Collateral damage

Published at 09:44 6 Apr 2018 by . Last edited 11:17 22 Aug 2019.

The emerging trade war between the US and China has the potential to shatter the spring reverie. China is threatening to impose an additional 25% import duty on US-origin propane and polyethylene, among other products, in a retort to the Trump administration’s decision to impose heavy duties on $50 billion worth of Chinese goods. We do not think US LPG prices will have to immediately weaken if China goes ahead with the tariffs, as there are alternative markets open in the short run, but as output grows, the loss of China will be felt.

China cannot easily forgo LPG imports either, so prices will need to reshuffle to keep the barrels flowing. Seasonal demand patterns and rising Middle Eastern supply will cushion the blow for a while and give time for a negotiated solution to perhaps alleviate the worst possible outcomes.

For now, both sides have been content to just fire warning shots. The Trump administration will solicit public comment on its proposals and may still modify or even drop the measures. This means that the Chinese tariffs would not take effect until late May at the earliest, and only if the US imposes duties, but crucially this does not leave much time for Chinese importers to get US propane cargoes loaded and shipped across the Pacific before the potential deadline.

It takes more than four weeks to sail from the USGC to China so the window is very narrow already. Indeed, Asian markets are already full of talk of Chinese buyers trying to swap US-origin cargoes for Middle Eastern supplies. Even if the US and hence China back down, Asian consumers may choose to restock pre-emptively to insulate themselves from any fall-out.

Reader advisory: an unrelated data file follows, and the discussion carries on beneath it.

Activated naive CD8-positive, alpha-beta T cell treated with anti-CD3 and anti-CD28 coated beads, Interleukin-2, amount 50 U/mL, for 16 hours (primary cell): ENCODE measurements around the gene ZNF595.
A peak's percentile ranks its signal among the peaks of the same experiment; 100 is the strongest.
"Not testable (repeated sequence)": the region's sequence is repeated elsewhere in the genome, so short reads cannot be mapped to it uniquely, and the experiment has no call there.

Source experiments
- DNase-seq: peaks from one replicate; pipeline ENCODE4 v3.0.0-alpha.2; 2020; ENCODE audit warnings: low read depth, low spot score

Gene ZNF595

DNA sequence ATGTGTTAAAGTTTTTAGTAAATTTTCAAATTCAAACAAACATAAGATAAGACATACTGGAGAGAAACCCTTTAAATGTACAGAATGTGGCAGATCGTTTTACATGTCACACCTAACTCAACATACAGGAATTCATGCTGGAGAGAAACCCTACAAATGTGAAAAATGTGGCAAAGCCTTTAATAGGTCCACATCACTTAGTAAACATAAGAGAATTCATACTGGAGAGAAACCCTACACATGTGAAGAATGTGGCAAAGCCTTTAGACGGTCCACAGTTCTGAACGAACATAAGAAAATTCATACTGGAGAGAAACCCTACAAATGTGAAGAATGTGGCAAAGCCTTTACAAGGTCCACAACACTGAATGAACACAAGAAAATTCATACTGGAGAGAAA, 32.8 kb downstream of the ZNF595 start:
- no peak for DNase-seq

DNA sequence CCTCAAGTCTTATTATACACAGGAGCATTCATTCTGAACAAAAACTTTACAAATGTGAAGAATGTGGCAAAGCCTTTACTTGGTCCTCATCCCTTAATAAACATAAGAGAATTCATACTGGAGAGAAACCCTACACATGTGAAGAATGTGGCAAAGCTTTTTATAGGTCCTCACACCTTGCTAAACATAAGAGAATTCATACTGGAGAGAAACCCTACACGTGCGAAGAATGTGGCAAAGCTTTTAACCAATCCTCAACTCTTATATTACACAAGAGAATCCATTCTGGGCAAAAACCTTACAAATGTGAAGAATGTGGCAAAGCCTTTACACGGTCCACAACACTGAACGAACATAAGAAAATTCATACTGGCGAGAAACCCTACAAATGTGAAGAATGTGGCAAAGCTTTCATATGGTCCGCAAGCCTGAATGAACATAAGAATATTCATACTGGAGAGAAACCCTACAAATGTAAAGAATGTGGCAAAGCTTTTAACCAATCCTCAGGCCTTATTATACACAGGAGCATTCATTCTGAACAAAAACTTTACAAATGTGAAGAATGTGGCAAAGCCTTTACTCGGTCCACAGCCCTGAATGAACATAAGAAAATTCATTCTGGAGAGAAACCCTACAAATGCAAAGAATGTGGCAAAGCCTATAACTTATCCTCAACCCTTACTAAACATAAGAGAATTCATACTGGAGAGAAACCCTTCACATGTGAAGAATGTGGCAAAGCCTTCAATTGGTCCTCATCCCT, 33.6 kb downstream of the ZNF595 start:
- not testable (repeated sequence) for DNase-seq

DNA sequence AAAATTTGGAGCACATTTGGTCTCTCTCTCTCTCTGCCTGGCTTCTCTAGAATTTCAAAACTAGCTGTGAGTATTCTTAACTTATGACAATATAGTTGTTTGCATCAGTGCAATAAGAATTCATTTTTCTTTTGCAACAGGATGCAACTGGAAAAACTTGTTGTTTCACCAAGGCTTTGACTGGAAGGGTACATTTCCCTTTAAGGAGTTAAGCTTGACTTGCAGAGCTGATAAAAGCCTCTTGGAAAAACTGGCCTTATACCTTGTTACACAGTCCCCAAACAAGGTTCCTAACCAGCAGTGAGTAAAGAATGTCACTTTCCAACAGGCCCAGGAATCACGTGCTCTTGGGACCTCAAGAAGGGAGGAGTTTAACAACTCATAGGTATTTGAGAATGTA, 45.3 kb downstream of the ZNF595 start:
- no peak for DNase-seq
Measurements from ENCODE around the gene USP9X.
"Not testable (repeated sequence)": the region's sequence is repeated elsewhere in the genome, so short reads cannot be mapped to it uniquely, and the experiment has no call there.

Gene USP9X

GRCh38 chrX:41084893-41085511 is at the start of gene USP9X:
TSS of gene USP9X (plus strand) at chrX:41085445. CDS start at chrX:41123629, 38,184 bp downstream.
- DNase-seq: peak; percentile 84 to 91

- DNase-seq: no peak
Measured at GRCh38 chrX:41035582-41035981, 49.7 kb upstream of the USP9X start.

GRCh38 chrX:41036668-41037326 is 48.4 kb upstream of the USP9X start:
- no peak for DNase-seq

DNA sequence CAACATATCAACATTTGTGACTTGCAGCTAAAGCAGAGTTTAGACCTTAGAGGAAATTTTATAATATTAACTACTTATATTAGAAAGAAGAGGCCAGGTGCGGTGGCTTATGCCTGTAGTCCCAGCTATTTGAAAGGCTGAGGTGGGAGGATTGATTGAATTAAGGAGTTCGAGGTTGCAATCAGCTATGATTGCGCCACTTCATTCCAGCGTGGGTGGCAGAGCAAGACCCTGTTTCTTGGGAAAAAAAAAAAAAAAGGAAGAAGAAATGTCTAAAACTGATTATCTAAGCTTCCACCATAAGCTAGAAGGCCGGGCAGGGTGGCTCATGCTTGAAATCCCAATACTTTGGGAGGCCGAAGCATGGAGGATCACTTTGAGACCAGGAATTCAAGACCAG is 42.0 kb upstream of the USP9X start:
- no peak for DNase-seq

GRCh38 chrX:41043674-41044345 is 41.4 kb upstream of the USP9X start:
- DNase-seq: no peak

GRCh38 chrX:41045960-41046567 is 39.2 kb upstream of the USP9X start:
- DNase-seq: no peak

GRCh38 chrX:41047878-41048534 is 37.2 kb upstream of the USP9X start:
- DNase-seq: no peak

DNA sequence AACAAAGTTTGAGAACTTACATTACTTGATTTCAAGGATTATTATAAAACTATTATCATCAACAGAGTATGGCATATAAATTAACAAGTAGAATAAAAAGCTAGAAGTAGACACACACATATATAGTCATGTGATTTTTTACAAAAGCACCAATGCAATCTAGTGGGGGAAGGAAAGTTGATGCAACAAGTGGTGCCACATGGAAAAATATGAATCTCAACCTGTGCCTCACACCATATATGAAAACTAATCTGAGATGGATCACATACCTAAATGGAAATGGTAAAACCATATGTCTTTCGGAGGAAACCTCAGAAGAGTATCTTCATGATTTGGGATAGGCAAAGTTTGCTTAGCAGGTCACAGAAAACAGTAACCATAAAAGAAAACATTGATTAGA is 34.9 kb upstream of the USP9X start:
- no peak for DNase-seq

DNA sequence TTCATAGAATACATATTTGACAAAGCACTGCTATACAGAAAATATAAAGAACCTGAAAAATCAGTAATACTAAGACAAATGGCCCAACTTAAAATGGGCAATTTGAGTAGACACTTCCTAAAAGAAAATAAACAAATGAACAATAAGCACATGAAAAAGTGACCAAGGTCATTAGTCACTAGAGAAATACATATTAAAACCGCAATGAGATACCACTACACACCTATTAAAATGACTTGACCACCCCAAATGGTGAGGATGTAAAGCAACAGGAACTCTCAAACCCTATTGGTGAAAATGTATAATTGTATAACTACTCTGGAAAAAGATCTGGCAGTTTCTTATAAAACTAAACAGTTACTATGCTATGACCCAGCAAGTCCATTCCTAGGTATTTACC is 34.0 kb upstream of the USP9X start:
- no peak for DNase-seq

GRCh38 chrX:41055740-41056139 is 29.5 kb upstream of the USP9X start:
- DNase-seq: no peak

The US supplied nearly a fifth of China’s 18.3 Mt of LPG imports in 2017, and other big North Asian buyers are hardly able to take all this volume. The US is already the biggest supplier to South Korea and Japan, stocks in both countries are high, and the recent relaxation of stock cover requirements in Japan will limit upside to imports. Mexico, another key customer, also already relies heavily on the US for imports and its slow-growing domestic market is unlikely to come to the rescue for US exporters.

More US propane may therefore have to find a home in Europe. Europe’s ability to absorb US barrels is likely to be boosted by disruptions to supplies from the US East Coast over April and May due to the closure of the Mariner East pipeline last month after sink holes appeared around the line. There has been no word on a likely re-start date and speculation is growing in the market that it could last well into May.

All the same, lower demand for US propane would encourage more cargo cancellations and stockbuilds in the US this summer, especially as supplies are growing elsewhere. Europe should soften any blow to Mont Belvieu propane prices, as European LPG markets are already looking tighter this spring than earlier in the year due to seasonal refinery maintenance, but ultimately the US will need to work into new markets in Asia, such as Indonesia and India. At current prices, US LPG can be competitively sold into Indonesia, so prices do not need to come off dramatically from current levels, but nor would the US emerge unscathed if a trade war materialises.

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